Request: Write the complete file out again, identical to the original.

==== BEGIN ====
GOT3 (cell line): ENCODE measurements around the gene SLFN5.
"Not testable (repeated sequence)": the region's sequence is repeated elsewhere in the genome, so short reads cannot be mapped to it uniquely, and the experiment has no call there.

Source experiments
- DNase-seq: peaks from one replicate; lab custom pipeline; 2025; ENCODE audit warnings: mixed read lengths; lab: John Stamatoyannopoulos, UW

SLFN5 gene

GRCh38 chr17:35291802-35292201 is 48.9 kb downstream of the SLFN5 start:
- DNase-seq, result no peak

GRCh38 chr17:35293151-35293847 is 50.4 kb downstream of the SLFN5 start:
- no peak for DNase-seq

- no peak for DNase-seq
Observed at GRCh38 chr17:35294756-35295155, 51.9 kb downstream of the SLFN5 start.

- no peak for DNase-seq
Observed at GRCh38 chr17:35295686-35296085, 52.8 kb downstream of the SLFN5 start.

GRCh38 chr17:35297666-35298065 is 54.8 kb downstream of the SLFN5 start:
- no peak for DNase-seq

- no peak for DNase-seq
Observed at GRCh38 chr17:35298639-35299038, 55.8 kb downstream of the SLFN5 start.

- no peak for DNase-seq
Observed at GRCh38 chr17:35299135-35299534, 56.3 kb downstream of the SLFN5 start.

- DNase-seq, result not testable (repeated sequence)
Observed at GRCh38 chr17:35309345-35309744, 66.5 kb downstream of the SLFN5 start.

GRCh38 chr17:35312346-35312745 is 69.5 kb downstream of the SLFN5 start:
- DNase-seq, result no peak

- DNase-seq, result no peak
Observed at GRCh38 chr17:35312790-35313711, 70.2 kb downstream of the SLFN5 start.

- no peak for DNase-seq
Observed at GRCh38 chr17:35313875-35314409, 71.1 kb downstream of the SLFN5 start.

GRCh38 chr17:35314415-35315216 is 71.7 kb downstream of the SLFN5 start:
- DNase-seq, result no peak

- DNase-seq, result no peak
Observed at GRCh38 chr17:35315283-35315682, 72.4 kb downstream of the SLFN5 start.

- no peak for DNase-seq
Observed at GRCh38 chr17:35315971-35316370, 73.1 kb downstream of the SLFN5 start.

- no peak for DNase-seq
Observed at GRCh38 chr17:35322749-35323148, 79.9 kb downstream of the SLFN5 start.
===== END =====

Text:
GOT3 (cell line): ENCODE measurements around the gene SLFN5.
"Not testable (repeated sequence)": the region's sequence is repeated elsewhere in the genome, so short reads cannot be mapped to it uniquely, and the experiment has no call there.

Source experiments
- DNase-seq: peaks from one replicate; lab custom pipeline; 2025; ENCODE audit warnings: mixed read lengths; lab: John Stamatoyannopoulos, UW

SLFN5 gene

GRCh38 chr17:35291802-35292201 is 48.9 kb downstream of the SLFN5 start:
- DNase-seq, result no peak

GRCh38 chr17:35293151-35293847 is 50.4 kb downstream of the SLFN5 start:
- no peak for DNase-seq

- no peak for DNase-seq
Observed at GRCh38 chr17:35294756-35295155, 51.9 kb downstream of the SLFN5 start.

- no peak for DNase-seq
Observed at GRCh38 chr17:35295686-35296085, 52.8 kb downstream of the SLFN5 start.

GRCh38 chr17:35297666-35298065 is 54.8 kb downstream of the SLFN5 start:
- no peak for DNase-seq

- no peak for DNase-seq
Observed at GRCh38 chr17:35298639-35299038, 55.8 kb downstream of the SLFN5 start.

- no peak for DNase-seq
Observed at GRCh38 chr17:35299135-35299534, 56.3 kb downstream of the SLFN5 start.

- DNase-seq, result not testable (repeated sequence)
Observed at GRCh38 chr17:35309345-35309744, 66.5 kb downstream of the SLFN5 start.

GRCh38 chr17:35312346-35312745 is 69.5 kb downstream of the SLFN5 start:
- DNase-seq, result no peak

- DNase-seq, result no peak
Observed at GRCh38 chr17:35312790-35313711, 70.2 kb downstream of the SLFN5 start.

- no peak for DNase-seq
Observed at GRCh38 chr17:35313875-35314409, 71.1 kb downstream of the SLFN5 start.

GRCh38 chr17:35314415-35315216 is 71.7 kb downstream of the SLFN5 start:
- DNase-seq, result no peak

- DNase-seq, result no peak
Observed at GRCh38 chr17:35315283-35315682, 72.4 kb downstream of the SLFN5 start.

- no peak for DNase-seq
Observed at GRCh38 chr17:35315971-35316370, 73.1 kb downstream of the SLFN5 start.

- no peak for DNase-seq
Observed at GRCh38 chr17:35322749-35323148, 79.9 kb downstream of the SLFN5 start.